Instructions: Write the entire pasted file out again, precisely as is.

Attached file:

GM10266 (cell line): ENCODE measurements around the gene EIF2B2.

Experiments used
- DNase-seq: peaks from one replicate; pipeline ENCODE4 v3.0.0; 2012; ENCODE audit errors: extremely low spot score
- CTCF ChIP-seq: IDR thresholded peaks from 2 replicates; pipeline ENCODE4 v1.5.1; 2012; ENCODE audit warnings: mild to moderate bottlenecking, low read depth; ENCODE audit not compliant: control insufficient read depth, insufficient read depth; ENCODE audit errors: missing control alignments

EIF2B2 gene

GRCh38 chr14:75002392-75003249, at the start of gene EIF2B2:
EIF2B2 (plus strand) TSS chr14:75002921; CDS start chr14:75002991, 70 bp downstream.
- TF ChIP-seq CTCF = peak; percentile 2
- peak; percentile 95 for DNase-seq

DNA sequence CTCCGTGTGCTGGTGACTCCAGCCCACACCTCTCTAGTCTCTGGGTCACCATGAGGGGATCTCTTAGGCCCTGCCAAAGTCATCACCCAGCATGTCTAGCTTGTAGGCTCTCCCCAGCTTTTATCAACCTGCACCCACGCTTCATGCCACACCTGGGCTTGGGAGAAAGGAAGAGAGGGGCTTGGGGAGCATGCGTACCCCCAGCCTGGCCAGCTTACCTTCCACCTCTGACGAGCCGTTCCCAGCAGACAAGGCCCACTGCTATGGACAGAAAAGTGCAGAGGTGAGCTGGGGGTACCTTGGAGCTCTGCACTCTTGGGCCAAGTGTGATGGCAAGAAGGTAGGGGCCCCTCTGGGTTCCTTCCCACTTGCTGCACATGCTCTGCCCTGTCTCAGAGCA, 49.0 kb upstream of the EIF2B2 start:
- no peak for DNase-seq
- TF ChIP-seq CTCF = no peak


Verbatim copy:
GM10266 (cell line): ENCODE measurements around the gene EIF2B2.

Experiments used
- DNase-seq: peaks from one replicate; pipeline ENCODE4 v3.0.0; 2012; ENCODE audit errors: extremely low spot score
- CTCF ChIP-seq: IDR thresholded peaks from 2 replicates; pipeline ENCODE4 v1.5.1; 2012; ENCODE audit warnings: mild to moderate bottlenecking, low read depth; ENCODE audit not compliant: control insufficient read depth, insufficient read depth; ENCODE audit errors: missing control alignments

EIF2B2 gene

GRCh38 chr14:75002392-75003249, at the start of gene EIF2B2:
EIF2B2 (plus strand) TSS chr14:75002921; CDS start chr14:75002991, 70 bp downstream.
- TF ChIP-seq CTCF = peak; percentile 2
- peak; percentile 95 for DNase-seq

DNA sequence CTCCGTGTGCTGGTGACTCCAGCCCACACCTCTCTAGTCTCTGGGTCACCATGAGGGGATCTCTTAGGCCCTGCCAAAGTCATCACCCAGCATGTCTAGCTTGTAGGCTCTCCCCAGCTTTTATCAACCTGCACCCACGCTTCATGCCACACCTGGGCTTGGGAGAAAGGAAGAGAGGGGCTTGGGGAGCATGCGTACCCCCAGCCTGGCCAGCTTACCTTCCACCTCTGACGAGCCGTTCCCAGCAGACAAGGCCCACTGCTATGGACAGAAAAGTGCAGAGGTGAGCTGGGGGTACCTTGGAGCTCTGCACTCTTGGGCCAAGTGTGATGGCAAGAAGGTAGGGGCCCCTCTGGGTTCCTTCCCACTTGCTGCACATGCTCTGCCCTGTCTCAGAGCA, 49.0 kb upstream of the EIF2B2 start:
- no peak for DNase-seq
- TF ChIP-seq CTCF = no peak